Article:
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Identifying Speculative Bubbles with an Infinite Hidden Markov Model

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  • Shu-Ping Shi

    (Australian National University, Australia)

  • Yong Song

    (University of Technology Sydney, Australia)

Abstract

This paper proposes an infinite hidden Markov model (iHMM) to detect, date stamp, and estimate speculative bubbles. Three features make this new approach attractive to practitioners. first, the iHMM is capable of capturing the nonlinear dynamics of different types of bubble behaviors as it allows an infinite number of regimes. Second, the implementation of this procedure is straightforward as the detection, dating, and estimation of bubbles are done simultaneously in a coherent Bayesian framework. Third, the iHMM, by assuming hierarchical structures, is parsimonious and superior in out-of-sample forecast. Two empirical applications are presented: one to the Argentinian money base, exchange rate, and consumer price from January 1983 to November 1989; and the other to the U.S. oil price from April 1983 to December 2010. We find prominent results, which have not been discovered by the existing finite hidden Markov model. Model comparison shows that the iHMM is strongly supported by the predictive likelihood.

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Bibliographic Info

Paper provided by The Rimini Centre for Economic Analysis in its series Working Paper Series with number 26_12.

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Date of creation: Jun 2012
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Handle: RePEc:rim:rimwps:26_12

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Keywords: speculative bubbles; infinite hidden Markov model; Dirichlet process;

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  1. Peter C.B.Phillips & Jun Yu, 2009. "Dating the Timeline of Financial Bubbles During the Subprime Crisis," Working Papers CoFie-07-2009, Sim Kee Boon Institute for Financial Economics.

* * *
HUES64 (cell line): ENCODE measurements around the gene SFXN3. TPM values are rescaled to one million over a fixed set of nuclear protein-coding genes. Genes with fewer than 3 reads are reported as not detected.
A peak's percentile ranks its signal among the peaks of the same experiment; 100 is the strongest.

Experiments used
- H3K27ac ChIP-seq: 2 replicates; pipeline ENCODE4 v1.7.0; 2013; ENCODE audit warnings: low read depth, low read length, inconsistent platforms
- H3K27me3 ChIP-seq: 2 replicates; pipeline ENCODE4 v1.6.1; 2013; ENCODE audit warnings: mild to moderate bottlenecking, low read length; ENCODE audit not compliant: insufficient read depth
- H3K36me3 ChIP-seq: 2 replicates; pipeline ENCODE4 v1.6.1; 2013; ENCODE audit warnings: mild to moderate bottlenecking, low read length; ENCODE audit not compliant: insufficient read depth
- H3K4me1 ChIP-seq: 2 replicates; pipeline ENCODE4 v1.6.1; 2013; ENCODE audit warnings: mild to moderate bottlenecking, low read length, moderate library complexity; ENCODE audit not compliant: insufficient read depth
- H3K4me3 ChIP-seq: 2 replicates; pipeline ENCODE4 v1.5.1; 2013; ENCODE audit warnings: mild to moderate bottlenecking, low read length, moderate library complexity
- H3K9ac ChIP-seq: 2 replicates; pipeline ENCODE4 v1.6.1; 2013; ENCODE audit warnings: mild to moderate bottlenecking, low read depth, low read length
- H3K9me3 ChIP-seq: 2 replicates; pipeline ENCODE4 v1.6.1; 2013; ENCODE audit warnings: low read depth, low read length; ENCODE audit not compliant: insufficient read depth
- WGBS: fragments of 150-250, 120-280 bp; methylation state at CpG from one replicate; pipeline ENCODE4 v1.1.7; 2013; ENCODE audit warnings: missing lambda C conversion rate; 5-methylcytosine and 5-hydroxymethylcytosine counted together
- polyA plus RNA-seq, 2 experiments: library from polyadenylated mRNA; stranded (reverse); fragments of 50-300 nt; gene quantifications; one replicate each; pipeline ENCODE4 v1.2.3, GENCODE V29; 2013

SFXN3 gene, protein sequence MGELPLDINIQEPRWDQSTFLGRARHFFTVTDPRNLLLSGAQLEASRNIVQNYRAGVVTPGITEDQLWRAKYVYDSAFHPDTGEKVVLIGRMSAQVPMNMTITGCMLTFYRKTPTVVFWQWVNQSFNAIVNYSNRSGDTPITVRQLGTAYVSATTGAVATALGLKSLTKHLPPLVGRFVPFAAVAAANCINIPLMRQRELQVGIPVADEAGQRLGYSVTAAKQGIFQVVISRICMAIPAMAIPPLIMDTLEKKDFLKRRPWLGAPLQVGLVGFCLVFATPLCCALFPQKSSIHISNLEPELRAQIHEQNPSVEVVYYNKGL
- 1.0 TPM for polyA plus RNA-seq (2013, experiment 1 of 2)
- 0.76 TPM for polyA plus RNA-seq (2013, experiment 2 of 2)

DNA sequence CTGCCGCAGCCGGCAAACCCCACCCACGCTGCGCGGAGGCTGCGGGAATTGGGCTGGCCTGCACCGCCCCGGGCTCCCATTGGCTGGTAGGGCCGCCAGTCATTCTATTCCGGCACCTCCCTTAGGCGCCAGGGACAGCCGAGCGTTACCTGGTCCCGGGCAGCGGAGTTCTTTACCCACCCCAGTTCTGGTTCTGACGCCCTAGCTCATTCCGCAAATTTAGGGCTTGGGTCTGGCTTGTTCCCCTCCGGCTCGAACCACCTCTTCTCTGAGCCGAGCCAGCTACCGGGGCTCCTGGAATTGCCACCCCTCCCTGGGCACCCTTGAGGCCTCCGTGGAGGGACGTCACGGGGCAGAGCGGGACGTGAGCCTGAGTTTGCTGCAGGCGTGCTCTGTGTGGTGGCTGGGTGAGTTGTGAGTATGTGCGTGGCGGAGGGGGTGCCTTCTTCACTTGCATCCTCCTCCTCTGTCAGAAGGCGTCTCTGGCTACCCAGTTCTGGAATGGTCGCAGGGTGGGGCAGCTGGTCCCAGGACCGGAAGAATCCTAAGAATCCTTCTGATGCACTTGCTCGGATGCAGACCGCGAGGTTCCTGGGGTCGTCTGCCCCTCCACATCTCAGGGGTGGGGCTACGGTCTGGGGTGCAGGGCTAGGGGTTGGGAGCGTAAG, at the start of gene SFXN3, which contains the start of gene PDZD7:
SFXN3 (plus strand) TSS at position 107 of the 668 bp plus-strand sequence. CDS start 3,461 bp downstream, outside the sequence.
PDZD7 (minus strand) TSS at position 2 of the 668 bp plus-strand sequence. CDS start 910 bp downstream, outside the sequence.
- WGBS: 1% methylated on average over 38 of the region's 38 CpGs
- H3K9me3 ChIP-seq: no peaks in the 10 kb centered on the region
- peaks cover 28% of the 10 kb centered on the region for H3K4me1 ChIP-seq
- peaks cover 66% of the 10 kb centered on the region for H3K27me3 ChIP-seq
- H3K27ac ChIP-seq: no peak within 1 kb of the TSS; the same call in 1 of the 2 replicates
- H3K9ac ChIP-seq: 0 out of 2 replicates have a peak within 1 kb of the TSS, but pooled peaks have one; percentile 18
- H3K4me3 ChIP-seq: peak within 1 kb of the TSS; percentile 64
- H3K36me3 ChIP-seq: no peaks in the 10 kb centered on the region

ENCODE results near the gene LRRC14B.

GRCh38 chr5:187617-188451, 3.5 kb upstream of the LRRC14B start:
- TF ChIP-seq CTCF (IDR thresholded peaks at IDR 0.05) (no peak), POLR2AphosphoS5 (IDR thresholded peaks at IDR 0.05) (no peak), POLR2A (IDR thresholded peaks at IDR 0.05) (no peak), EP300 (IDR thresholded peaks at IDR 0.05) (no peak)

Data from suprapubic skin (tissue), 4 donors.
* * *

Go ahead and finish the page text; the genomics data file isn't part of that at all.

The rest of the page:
2. Geweke, John & Amisano, Gianni, 2008. "Comparing and evaluating Bayesian predictive distributions of assets returns," Working Paper Series 0969, European Central Bank.
  3. Shu-ping Shi & Vipin Arora, 2011. "An Application Of Models Of Speculative Behaviour To Oil Prices," CAMA Working Papers 2011-11, Centre for Applied Macroeconomic Analysis, Crawford School of Public Policy, The Australian National University.
  4. Psaradakis, Zacharias & Sola, Martin & Spagnolo, Fabio, 2001. "A simple procedure for detecting periodically collapsing rational bubbles," Economics Letters, Elsevier, vol. 72(3), pages 317-323, September.
  5. M. Hashem Pesaran & Davide Pettenuzzo & Allan Timmermann, 2006. "Forecasting Time Series Subject to Multiple Structural Breaks," Review of Economic Studies, Oxford University Press, vol. 73(4), pages 1057-1084.
  6. Geweke, John, 2007. "Interpretation and inference in mixture models: Simple MCMC works," Computational Statistics & Data Analysis, Elsevier, vol. 51(7), pages 3529-3550, April.
  7. Charemza, Wojciech W. & Deadman, Derek F., 1995. "Speculative bubbles with stochastic explosive roots: The failure of unit root testing," Journal of Empirical Finance, Elsevier, vol. 2(2), pages 153-163, June.
  8. Evans, George W, 1991. "Pitfalls in Testing for Explosive Bubbles in Asset Prices," American Economic Review, American Economic Association, vol. 81(4), pages 922-30, September.
  9. Geweke, John & Jiang, Yu, 2011. "Inference and prediction in a multiple-structural-break model," Journal of Econometrics, Elsevier, vol. 163(2), pages 172-185, August.
  10. Chib, Siddhartha, 1996. "Calculating posterior distributions and modal estimates in Markov mixture models," Journal of Econometrics, Elsevier, vol. 75(1), pages 79-97, November.
  11. Teh, Yee Whye & Jordan, Michael I. & Beal, Matthew J. & Blei, David M., 2006. "Hierarchical Dirichlet Processes," Journal of the American Statistical Association, American Statistical Association, vol. 101, pages 1566-1581, December.
  12. Hall, Stephen G & Psaradakis, Zacharias & Sola, Martin, 1999. "Detecting Periodically Collapsing Bubbles: A Markov-Switching Unit Root Test," Journal of Applied Econometrics, John Wiley & Sons, Ltd., vol. 14(2), pages 143-54, March-Apr.
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